Our goal is to setup a pair of RackSpace Cloud Servers in a redundant cluster using a shared IP address. We’ll use the “heartbeat” package from Linux-HA (http://www.linux-ha.org) for the cluster messaging layer and “pacemaker” package from ClusterLabs (http://clusterlabs.org) for the cluster resource manager.
Before starting this procedure you’ll need to:
a. Create the two cloud servers. These instructions are specific to CentOS for the operating system.
b. Open a ticket with RackSpace Cloud support and request a public IP address to be shared between the servers.
You can use the instructions for other situations but you’ll need to make the appropriate adjustments.
1. Setup hosts file entries. On each server, edit /etc/hosts and add entries for each servers public and private interfaces. You’ll also find it convenient to setup ssh keys between the servers for easy access.
2. Now use yum to install some prerequisite packages:
yum install net-snmp perl-libwww-perl libesmtp perl-Net-SSLeay perl-MailTools ipvsadm OpenIPMI libibverbs librdmacm openhpi PyXML
Repeat this step on the second server.
Note: Several of these packages are not available on the standard RHEL yum channels. If you’re working on something other then a RackSpace Cloud server then you might need to install the EPEL channel. Just go to:
Then download and install the appropriate package to add EPEL.
3. The version of heartbeat available in the standard yum repositories is outdated. So we’ll install a more recent version of heartbeat, pacemaker and supporting components from:
Start by creating a working folder:
Then use wget to download the latest version of each of the following package:
Finally install the packages:
rpm -i *.rpm
Repeat this step on the second server.
5. Next step is to configure heartbeat.
a. Setup keys for authentication between the instances.
Edit /etc/ha.d/authkeys and add:
1 sha1 [PASSWORD]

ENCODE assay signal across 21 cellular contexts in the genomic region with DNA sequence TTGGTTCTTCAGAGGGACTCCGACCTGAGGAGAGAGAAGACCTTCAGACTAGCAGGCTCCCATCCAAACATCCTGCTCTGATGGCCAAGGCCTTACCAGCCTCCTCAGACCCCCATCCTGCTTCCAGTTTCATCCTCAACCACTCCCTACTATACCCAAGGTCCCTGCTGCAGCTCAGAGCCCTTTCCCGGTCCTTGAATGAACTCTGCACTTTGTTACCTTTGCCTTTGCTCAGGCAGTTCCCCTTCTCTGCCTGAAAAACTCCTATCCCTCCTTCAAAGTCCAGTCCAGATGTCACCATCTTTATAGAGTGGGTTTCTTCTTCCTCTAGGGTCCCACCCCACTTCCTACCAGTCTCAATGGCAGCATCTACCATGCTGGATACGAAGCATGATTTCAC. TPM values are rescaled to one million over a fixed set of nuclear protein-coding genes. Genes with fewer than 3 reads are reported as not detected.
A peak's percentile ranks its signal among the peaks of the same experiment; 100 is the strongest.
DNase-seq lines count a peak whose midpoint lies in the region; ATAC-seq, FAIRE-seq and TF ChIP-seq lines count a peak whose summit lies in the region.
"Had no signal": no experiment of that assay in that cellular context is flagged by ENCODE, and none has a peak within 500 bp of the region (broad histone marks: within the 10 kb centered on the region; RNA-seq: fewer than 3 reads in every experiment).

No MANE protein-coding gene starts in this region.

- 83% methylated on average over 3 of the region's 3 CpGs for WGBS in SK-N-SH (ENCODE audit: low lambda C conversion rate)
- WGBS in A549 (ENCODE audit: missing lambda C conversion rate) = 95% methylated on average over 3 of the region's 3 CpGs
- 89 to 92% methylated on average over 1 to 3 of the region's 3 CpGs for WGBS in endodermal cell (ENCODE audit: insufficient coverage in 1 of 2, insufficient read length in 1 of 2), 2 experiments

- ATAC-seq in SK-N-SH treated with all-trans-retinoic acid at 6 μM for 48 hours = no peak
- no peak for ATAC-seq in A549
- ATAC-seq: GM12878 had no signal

Replace [PASSWORD] with a long random string.
b. Set permissions on the authkeys file:
chmod 600 /etc/ha.d/authkeys
c. Next edit /etc/ha.d/ha.cf and add the following:
ucast eth1 [INTERNAL IP OF HOST2]
Set [HOST1] and [HOST2] to the hostnames of the servers.
Set [INTERNAL IP OF HOST2] to the private IP address of the second server.
Repeat these steps on the second server. When you create the ha.cf file for the second server, you’ll use the internal IP of the first server in the ucast line.
d. Setup logd for automatic startup:
/sbin/chkconfig --level 345 logd on
Now repeat this procedure on the second server but make sure you set the internal IP of the first server in the ha.cf file.
6. Finally start the heartbeat and logd service on both servers:
/sbin/service logd start
/sbin/service heartbeat start
7. The next step is to configure pacemaker.
Run the pacemaker configuration tool. It is called “crm”. You’ll use it to configure “resources” which in this case is a shared IP.
If you get an error like “cibadmin not available, check your installation” when trying to run crm, then make sure that the “which” package is installed and that /usr/sbin is in your path.
Now enter the following into the pacemaker shell:
primitive shared_ip_one IPaddr params ip=[SHARED_IP] cidr_netmask="255.255.255.0" nic="eth0"
location share_ip_one_master shared_ip_one 100: [HOST1]
monitor shared_ip_one 20s:10s
Where [SHARED_IP] is the IP address to be shared between the servers and [HOST1] is the hostname of the primary server.
Once this is done then you should be able to monitor the status of the cluster from either node using the crm_mon command. You’ll get output like this:
Last updated: Sun Feb 6 14:00:42 2011
Current DC: node01 (cad6f81e-f772-4add-b5e2-c9a78b4ae430) - partition with quorum
2 Nodes configured, 2 expected votes
1 Resources configured.
Online: [ node02 node01 ]
shared_ip_one (ocf::heartbeat:IPaddr): Started node01
8. Next step is to test failover on the servers.
a. Run crm_mon on the second server.
b. Reboot the first server:
c. Monitor the second server and notice that when the first goes offline, the “shared_one_ip” is switched to the second server. After the first server finishes rebooting then you should see it come back online and “shared_one_ip” return to it’s original location on the first server.
d. Repeat this test but reboot the second server and monitor the first.
And that completes the setup process. You now have an HA Linux cluster on the cloud!